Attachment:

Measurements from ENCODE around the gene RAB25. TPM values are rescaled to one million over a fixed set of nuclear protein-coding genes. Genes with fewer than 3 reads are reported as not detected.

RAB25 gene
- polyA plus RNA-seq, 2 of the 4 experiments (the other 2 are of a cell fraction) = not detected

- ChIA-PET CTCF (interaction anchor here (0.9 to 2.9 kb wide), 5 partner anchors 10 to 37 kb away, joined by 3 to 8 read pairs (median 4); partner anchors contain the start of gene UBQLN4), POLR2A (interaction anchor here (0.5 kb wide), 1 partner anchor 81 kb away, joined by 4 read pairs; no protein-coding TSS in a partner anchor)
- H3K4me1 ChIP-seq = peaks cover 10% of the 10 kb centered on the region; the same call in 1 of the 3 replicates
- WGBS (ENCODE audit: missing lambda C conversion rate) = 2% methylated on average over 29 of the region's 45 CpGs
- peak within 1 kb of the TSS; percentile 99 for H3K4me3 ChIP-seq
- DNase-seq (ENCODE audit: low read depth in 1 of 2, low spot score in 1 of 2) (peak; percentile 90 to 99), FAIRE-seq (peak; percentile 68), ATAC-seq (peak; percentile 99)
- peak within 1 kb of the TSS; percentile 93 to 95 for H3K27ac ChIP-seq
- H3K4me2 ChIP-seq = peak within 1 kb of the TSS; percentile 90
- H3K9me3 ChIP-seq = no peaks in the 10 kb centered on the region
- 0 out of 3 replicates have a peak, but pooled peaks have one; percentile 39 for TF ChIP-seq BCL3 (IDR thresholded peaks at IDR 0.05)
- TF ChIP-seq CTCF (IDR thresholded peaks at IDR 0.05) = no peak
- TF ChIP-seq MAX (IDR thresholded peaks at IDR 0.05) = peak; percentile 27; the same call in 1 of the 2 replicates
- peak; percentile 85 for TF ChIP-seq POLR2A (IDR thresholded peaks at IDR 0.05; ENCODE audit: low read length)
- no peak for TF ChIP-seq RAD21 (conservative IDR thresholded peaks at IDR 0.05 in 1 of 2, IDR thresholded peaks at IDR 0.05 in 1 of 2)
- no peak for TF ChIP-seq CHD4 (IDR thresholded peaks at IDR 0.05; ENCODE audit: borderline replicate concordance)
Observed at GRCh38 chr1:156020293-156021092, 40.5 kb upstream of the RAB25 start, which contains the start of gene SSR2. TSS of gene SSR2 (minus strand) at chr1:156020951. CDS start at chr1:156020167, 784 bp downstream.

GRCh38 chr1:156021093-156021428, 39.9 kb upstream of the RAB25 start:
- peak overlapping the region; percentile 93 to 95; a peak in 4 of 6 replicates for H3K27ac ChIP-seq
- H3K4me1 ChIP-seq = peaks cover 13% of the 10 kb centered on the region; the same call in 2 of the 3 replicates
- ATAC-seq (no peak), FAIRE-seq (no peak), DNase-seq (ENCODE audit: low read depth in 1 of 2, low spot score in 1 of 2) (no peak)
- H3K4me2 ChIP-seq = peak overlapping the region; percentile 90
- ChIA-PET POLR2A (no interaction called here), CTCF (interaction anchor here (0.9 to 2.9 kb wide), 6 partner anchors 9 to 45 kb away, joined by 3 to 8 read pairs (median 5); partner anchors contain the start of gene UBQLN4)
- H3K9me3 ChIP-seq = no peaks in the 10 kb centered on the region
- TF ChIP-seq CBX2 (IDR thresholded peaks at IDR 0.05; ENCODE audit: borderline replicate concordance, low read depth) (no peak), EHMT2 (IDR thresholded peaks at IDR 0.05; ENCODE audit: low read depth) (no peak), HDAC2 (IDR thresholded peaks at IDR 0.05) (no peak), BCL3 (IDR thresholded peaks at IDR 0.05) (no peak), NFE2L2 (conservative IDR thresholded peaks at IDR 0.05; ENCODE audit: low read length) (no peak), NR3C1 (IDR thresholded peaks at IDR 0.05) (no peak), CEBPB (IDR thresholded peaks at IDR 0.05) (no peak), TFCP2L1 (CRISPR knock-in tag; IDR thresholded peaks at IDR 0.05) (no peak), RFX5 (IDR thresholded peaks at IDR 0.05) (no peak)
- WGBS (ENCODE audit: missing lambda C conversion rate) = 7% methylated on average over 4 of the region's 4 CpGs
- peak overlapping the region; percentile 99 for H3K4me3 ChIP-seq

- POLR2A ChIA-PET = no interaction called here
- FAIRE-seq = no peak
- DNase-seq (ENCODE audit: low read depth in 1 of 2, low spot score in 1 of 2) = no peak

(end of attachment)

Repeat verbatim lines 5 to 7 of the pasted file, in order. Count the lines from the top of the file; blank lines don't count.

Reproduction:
- H3K4me1 ChIP-seq = peaks cover 10% of the 10 kb centered on the region; the same call in 1 of the 3 replicates
- WGBS (ENCODE audit: missing lambda C conversion rate) = 2% methylated on average over 29 of the region's 45 CpGs
- peak within 1 kb of the TSS; percentile 99 for H3K4me3 ChIP-seq